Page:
To select your brush, right-click (Win) / Control-click (Mac) anywhere inside the document to open the Brush Preset Picker. Click on the first thumbnail in the list (the one in the upper left corner) to choose a soft round brush, then make sure the Hardness of the brush is set to 0% so the edges are nice and soft. The Size you need for your brush will depend on the size of your image. I’ll set mine to 70 px. Press Enter (Win) / Return (Mac) on your keyboard when you’re done to close out of the Brush Preset Picker:
Choosing my brush in the Brush Preset Picker.
With the Brush Tool in hand and black as the Foreground color, paint around the outer edge of the iris to clean up the unwanted blur streaks in the white part of the eye and over the eyelid. Since we’re painting on the layer mask, not on the layer itself, any areas we paint over with black will disappear from the image. If you need to change the size of your brush, you can either right-click (Win) / Control-click (Mac) once again in the document to re-open the Brush Preset Picker, or you can change the brush size directly from the keyboard. Press the left bracket key ( [ ) to make the brush smaller, or the right bracket key ( ] ) to make it larger:
Painting with black on the mask to clean up the white part of the eye around the iris.
If you make a mistake and accidentally paint over the iris, press the letter X on your keyboard to swap the Foreground and Background colors, which makes your Foreground color white. Paint over the mistake to bring back the blur effect, then press X again to change your Foreground color back to black and continue painting around the iris.
We also want to remove the blur streaks inside the pupil, so paint with black over the pupil to clean up that area as well. When you’re done, the blur streaks should be visible only inside the iris itself:
Painting away the blur streaks in the pupil.
Related tutorial: Understanding Layer Masks In Photoshop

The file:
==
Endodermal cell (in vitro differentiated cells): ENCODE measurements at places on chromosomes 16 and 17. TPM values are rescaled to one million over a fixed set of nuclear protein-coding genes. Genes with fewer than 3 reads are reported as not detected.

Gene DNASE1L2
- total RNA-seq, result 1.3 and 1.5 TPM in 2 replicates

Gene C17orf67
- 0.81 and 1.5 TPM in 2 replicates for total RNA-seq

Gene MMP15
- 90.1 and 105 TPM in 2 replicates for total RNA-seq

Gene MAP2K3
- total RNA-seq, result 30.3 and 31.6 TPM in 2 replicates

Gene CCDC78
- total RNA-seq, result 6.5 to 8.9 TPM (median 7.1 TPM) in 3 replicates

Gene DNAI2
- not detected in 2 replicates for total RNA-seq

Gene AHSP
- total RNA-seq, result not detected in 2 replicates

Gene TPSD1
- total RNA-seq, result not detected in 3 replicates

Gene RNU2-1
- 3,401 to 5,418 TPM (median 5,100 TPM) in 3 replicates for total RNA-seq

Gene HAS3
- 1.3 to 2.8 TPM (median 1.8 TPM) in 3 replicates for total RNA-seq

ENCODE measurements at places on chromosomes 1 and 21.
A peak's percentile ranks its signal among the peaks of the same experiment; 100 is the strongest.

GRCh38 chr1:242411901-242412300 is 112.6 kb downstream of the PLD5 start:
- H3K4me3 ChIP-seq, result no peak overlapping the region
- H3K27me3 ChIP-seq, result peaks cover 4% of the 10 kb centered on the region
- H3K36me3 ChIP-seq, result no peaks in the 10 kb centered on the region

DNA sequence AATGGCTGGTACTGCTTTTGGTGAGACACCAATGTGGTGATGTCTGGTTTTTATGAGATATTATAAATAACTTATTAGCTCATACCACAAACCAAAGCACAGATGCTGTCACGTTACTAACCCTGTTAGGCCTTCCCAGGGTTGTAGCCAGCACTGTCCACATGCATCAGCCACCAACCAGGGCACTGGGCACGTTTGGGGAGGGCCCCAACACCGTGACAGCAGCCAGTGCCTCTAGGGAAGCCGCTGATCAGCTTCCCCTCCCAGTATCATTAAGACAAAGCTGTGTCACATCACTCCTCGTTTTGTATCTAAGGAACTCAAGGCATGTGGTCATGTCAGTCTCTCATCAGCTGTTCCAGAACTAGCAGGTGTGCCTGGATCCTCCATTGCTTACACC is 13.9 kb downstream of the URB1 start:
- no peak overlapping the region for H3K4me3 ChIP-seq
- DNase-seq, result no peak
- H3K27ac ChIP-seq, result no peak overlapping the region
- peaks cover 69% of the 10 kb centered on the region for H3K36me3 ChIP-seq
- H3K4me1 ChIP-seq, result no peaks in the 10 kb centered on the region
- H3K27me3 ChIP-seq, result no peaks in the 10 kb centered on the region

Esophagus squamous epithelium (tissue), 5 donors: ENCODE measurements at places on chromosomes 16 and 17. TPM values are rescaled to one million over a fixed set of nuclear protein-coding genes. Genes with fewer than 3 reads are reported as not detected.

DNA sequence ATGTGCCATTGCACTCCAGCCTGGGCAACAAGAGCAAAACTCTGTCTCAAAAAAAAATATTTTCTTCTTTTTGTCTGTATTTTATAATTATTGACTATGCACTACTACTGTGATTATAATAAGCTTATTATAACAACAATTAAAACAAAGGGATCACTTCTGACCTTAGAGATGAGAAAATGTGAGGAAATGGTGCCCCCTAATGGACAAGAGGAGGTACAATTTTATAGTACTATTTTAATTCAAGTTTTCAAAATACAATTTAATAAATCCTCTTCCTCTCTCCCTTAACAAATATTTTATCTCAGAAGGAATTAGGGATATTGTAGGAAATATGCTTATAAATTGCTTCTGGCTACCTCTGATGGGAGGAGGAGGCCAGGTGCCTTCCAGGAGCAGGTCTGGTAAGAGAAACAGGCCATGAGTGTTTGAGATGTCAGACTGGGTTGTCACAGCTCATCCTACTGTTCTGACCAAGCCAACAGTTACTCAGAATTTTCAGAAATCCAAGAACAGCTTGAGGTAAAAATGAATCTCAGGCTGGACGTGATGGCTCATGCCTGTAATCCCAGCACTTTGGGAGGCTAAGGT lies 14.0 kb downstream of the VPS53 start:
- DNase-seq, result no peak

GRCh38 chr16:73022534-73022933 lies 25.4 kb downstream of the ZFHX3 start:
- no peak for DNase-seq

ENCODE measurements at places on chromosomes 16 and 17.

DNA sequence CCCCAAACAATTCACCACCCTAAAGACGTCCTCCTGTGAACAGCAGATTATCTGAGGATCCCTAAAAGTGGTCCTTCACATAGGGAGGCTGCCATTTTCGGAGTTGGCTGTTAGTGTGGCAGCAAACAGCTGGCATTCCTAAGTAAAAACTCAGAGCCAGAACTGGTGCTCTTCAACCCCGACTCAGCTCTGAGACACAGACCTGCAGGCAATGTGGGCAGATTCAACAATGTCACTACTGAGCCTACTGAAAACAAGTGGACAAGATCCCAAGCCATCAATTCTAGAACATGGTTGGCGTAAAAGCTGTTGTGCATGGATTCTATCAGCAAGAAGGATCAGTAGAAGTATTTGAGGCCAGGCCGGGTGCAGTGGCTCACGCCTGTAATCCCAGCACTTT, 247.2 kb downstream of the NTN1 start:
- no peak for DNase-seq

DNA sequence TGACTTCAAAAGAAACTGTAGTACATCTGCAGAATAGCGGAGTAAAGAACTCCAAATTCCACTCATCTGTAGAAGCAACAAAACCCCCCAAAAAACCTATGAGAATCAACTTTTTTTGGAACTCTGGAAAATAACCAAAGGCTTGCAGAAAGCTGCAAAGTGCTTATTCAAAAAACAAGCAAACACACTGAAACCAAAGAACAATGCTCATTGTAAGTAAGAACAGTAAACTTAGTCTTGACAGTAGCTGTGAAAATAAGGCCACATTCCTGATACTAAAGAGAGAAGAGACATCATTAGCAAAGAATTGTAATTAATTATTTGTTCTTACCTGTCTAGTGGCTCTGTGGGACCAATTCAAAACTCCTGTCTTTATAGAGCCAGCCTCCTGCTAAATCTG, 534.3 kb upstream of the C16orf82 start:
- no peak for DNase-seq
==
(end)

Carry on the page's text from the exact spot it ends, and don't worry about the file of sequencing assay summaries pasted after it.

Step 10: Select The Background Layer
With the blur streaks now added to the first eye, use the exact same steps we just covered to create the same effect in the other eye. First, though, we need to reselect the Background layer. Click on it in the Layers panel to make it active:
Selecting the Background layer.
Step 11: Reselect The Elliptical Marquee Tool
Click on the Elliptical Marquee Tool in the Tools panel to reselect it. Since it was the last tool we used from that slot, its icon will already be visible. No need to choose it from a fly-out menu this time:
Selecting the Elliptical Marquee Tool once again.
Step 12: Select The Iris
Just as we did in Step 2, draw an initial elliptical selection around the iris, then use the Intersect With Selection mode if needed to draw a second selection around only the part of the first selection you want to keep, cutting off any areas that extend into the eyelid:
The other iris is now selected.
Step 13: Copy The Selection To A New Layer
Again as we did before, copy this selection to its own layer by pressing Alt (Win) / Option (Mac) on your keyboard and, with the key still down, going up to the Layer menu at the top of the screen, choosing New, then choosing Layer via Copy. When the New Layer dialog box appears, name this new layer “right eye”, then click OK to close out of it:
Naming the new layer “right eye”.
The selection appears on its own “right eye” layer between the previous two layers:
We now have three layers in our document.
Step 14: Repeat Steps 4 To 9
The rest of the steps are exactly the same as before, beginning with Step 4 and working your way through to the end of Step 9. Use the Elliptical Marquee Tool to draw a circular selection a bit larger than the iris itself, add noise with the Add Noise filter, create the blur streaks with the Radial Blur filter, add a layer mask, then paint away the unwanted blur areas around the iris, the eyelid, and over the pupil with the Brush Tool. Here’s my result so far with the blur streaks now added to both eyes:
Both eyes now have the radial blur effect applied to them.
Step 15: Select Both Eye Layers
With the “right eye” layer already selected and active in the Layers panel, press and hold the Shift key on your keyboard and click on the “left eye” layer above it. This will select both layers at once:
Selecting both eye layers.
Step 16: Create A Layer Group
With both layers selected, click on the small menu icon in the top right corner of the Layers panel:
Clicking the menu icon.
Choose New Group from Layers from the menu that appears:
Selecting New Group from Layers from the menu.
Photoshop pops open the New Group from Layers dialog box. Name the new layer group “eyes”, then click OK to close out of the dialog box: